4. Identification and Characterization of HSPs Associated with Heat Tolerance in Grasses

The presence and role of HSPs in heat tolerance has been examined in various annual grasses cultivated as cereal crops, most of which belong to the genera of rice (Oryza sp.), wheat (Triticum sp.), maize (Zea sp.), sorghum (Sorghum sp.), rye (Secale sp.), barley (Hordeum sp.), and oat (Avena sp.). The involvement of HSPs in thermal tolerance has been studied in only a few perennial species such as creeping bentgrass (Agrostis stolonifera), fescues (Festuca sp.), and orchard grass (Dactylis glomerata). Table 1 summarizes the HSPs reported in the grass family and their tissue specificity, which may play a crucial role in defending each type of tissues against heat stress [85]. How these HSPs are regulated in the defensive and adaptive mechanisms of cereal crops and forage or turf grasses under high temperature are reviewed below.

tab1
Table 1: Tissue-specific expression of five families of HSPs in cereal and forage and turf grasses responding to heat stress.
4.1. HSPs Identified in Annual Species Cultivated as Cereal Crops

Expression of HSPs in cereal species was first revealed in some early works in 1980s. In a study [70] examining HSP metabolism in seedlings of five cereal species (common, drurm wheat, barley, rye, and triticale) responding to heat shock at 40°C, inductions of 13 HSPs (14-15, 35–69, 83–99 kDa) were detected. It was also reported that distinct levels of acquired thermal tolerance between wheat varieties were associated with significant quantitative differences in the synthesis of multiple HSPs (16, 17, 22, 26, 33, and 42 kDa) [30].

More thorough characterization of heat-responsive proteins including HSPs benefits from successful application of proteomic-based techniques, particularly two-dimensional gel electrophoresis coupled with mass spectrometry. Lee et al. [74] identified 18 HSPs in a study investigating rice leaf proteome in response to heat stress, including seven HSP70s, three HSP100s, one HSP60, and seven newly induced or highly upregulated sHSPs. Majoul et al. [76] detected upregulation of five sHSPs in a study analyzing the effect of heat stress on hexaploid wheat grain proteome. Using a novel hybrid mass spectrometer (an electrospray ionization-quadrupole linear ion trap (Q-TRAP) combined with nano-HPLC), Süle et al. [72] were able to distinguish six isoforms of a 16.9 kDa sHSP in a proteomic study of barley heat response.

Since each HSP family generally shares high-sequence similarity across diverse cereal species, the anti-HSP antibodies could exhibit relatively broad cross-species activities. Pareek et al. [86] purified and raised highly specific polyclonal antisera against two rice HSPs (104 and 90 kDa), both of which accumulate in response to heat stress. Using these reagents, they detected heat-induced accumulation of the immunological homologues of both HSPs in seedlings of wheat, sorghum, and maize in Western blotting experiments.

4.2. HSPs Identified in Perennial Species Cultivated as Forage or Turf Grasses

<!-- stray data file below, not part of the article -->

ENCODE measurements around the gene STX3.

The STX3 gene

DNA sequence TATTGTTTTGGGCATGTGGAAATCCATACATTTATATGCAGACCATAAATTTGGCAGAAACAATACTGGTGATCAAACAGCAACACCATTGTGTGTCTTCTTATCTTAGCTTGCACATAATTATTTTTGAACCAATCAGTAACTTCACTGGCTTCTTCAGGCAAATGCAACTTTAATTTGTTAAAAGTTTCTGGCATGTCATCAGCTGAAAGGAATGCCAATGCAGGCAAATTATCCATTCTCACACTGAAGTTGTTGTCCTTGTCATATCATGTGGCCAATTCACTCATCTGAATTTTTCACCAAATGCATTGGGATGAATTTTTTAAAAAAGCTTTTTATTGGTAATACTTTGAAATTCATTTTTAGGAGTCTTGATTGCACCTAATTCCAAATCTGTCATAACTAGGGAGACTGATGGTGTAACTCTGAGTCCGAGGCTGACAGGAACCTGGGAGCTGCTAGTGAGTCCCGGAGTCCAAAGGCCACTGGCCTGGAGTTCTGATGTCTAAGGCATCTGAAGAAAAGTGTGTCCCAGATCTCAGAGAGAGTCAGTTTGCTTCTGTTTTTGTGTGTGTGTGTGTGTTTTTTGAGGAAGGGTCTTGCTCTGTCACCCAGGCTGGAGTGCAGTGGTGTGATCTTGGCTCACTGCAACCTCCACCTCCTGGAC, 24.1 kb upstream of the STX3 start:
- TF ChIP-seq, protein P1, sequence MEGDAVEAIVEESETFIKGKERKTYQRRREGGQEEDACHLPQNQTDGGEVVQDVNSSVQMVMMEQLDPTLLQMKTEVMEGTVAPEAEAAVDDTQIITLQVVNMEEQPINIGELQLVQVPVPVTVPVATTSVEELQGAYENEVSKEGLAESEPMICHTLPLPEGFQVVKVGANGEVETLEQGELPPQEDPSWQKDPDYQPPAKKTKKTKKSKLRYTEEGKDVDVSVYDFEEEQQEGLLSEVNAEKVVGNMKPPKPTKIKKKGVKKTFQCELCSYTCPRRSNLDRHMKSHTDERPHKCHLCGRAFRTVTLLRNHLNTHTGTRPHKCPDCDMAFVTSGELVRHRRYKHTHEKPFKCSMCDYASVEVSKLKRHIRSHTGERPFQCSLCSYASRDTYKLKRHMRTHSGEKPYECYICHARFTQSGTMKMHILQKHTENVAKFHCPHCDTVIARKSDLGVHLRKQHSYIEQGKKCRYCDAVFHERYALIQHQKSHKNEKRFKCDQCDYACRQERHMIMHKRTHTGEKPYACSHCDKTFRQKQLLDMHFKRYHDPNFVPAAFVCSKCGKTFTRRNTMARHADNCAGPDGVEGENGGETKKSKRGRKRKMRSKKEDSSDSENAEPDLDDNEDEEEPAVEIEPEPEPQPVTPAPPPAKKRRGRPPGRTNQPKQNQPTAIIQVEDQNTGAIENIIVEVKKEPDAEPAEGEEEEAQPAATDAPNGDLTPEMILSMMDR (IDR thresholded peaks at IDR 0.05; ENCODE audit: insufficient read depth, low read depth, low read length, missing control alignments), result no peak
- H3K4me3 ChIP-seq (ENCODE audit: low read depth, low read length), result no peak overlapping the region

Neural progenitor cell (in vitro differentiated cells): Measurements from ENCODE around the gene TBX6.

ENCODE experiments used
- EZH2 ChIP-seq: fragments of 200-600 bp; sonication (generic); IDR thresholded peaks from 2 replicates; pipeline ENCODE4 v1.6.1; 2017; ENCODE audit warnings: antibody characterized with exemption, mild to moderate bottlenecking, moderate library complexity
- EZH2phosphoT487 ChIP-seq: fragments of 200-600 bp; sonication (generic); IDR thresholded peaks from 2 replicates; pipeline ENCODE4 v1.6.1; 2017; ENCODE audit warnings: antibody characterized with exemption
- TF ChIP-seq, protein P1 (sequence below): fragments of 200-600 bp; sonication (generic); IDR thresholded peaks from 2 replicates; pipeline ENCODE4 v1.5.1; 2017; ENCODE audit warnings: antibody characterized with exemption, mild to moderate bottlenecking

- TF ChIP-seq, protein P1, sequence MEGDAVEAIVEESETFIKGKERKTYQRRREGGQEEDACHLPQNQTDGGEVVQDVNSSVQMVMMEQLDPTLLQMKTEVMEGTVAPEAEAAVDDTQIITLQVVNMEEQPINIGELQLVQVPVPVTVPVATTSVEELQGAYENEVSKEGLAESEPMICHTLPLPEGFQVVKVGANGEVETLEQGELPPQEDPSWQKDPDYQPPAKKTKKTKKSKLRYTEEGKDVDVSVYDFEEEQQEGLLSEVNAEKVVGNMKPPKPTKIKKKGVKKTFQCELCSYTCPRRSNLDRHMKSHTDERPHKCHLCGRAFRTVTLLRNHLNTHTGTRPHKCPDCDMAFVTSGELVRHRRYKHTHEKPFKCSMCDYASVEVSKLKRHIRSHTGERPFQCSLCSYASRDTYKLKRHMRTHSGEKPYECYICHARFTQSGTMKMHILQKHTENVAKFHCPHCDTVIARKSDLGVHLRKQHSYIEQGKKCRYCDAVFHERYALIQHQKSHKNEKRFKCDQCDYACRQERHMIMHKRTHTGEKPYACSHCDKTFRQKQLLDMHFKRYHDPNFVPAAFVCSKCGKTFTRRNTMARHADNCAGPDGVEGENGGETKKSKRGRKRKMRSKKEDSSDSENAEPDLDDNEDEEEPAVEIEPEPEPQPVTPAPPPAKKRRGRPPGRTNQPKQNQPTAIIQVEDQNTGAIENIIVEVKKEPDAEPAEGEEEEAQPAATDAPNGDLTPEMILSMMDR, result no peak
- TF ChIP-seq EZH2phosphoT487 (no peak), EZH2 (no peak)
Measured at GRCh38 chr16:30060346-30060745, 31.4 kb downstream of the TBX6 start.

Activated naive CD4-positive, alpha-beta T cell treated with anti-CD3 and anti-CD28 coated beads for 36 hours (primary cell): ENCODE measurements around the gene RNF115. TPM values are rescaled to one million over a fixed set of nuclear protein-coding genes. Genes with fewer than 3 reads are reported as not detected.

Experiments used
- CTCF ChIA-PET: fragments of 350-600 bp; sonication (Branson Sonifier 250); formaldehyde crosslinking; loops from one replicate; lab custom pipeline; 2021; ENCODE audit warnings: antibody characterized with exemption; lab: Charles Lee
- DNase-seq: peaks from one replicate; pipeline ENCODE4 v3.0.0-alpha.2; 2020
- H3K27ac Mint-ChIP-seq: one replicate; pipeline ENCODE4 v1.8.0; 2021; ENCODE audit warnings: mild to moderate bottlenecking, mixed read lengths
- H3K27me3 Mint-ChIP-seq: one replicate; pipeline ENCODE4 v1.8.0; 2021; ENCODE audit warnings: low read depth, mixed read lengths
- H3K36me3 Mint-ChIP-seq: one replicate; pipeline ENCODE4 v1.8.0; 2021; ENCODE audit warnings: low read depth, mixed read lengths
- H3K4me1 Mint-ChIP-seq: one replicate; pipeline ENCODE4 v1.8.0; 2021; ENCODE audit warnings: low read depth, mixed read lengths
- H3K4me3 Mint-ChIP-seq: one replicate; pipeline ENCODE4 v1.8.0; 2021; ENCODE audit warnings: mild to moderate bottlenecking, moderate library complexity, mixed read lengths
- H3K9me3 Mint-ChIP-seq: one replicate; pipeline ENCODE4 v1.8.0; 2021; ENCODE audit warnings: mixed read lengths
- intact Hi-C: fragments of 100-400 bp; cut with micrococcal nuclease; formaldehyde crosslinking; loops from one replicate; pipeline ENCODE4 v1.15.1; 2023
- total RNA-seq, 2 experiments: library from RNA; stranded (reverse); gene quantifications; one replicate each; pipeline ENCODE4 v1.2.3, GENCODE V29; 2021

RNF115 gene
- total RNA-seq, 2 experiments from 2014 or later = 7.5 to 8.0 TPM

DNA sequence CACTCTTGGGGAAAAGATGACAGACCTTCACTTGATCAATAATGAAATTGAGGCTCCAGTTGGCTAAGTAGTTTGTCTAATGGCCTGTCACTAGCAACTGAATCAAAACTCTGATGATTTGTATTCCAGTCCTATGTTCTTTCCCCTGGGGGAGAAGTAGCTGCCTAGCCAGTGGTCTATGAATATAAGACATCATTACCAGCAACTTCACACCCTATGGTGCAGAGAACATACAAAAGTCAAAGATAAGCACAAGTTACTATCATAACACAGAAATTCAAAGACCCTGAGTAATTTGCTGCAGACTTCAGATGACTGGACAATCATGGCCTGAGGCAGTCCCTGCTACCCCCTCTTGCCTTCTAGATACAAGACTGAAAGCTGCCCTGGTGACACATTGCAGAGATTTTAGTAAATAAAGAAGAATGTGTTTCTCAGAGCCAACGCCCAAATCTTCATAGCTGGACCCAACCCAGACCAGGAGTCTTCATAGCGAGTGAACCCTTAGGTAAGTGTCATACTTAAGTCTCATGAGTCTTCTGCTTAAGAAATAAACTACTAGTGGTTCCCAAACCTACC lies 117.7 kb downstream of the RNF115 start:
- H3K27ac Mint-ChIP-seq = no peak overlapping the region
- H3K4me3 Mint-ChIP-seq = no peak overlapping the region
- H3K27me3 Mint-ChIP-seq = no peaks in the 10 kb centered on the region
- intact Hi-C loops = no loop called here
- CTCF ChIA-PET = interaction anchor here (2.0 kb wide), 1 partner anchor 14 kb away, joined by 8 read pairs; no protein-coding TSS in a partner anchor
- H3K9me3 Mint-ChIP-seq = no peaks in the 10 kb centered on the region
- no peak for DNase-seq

Park et al. [77] first detected HSPs (97, 83, 70, 40, 25, and 18 kDa) in heat-tolerant and nontolerant variants of creeping bentgrass, a major cool-season turf species. They also found the heat-tolerant variants synthesized two to three additional sHSP (25 kDa). Zhang et al. [78] cloned four classes of HSPs (HSP100, HSP90, HSP70, and sHSPs) that are differentially expressed under heat stress between the two genotypes of fescues, which are widely used as both forage and turf grasses. Cha et al. [80] characterized an endoplasmic reticulum-resident HSP90 gene from orchard grass, whose expression increased during heat stress. This protein functions as a molecular chaperone by preventing thermal aggregation of malate dehydrogenase and citrate synthase. The following section will summarize some of our most recent research on HSP identification in association with heat tolerance in cool-season perennial grass species.

Heat acclimation has been found to induce HSPs in various plant species [28]. In a study [81] examining the effects of heat acclimation (gradual temperature increase) and sudden heat stress (direct temperature increase) on protein synthesis and degradation in a heat-sensitive creeping bentgrass cultivar “Penncross”, it was found that both heat treatments led to the accumulation of several HSPs (23, 36, and 66 kDa); in addition, heat acclimation induced a few extra cytoplasmic HSPs (57 and 54 kDa), which were not present in the unacclimated plants under heat stress. These results suggest that upregulation of HSPs, primarily sHSP, HSP60 or HSP70 based on their molecular weights, is a typical response of perennial grasses to heat stress. Especially, due to the fact that heat acclimation improved heat tolerance of the plants as manifested by lower electrolyte leakage in the leaves of heat-acclimated plants, induction of the two HSP60 proteins during heat acclimation could be related to enhanced thermotolerance in perennial grasses.

It is known that there exists a positive correlation between cytokinin content and heat tolerance in creeping bentgrass [87], and exogenous application of cytokinins improves heat tolerance [88, 89]. Veerasamy et al. [82] further investigated the effects of exogenous applied zeatin riboside (ZR), a synthetic cytokinin, on protein metabolism associated with heat tolerance in “Penncross”. Improved heat tolerance of ZR-treated plants were manifested by less heat-induced degradation of ribulose-1,5-bisphosphate carboxylase proteins and lower protease activity than untreated plants. Particularly, the expression levels of a few HSPs (32 and 57 kDa) were upregulated in ZR-treated plants under heat stress. These results suggest that some sHSP and HSP60 proteins are among the primary targets in cytokinin regulation of heat tolerance in cool-season perennial grass species.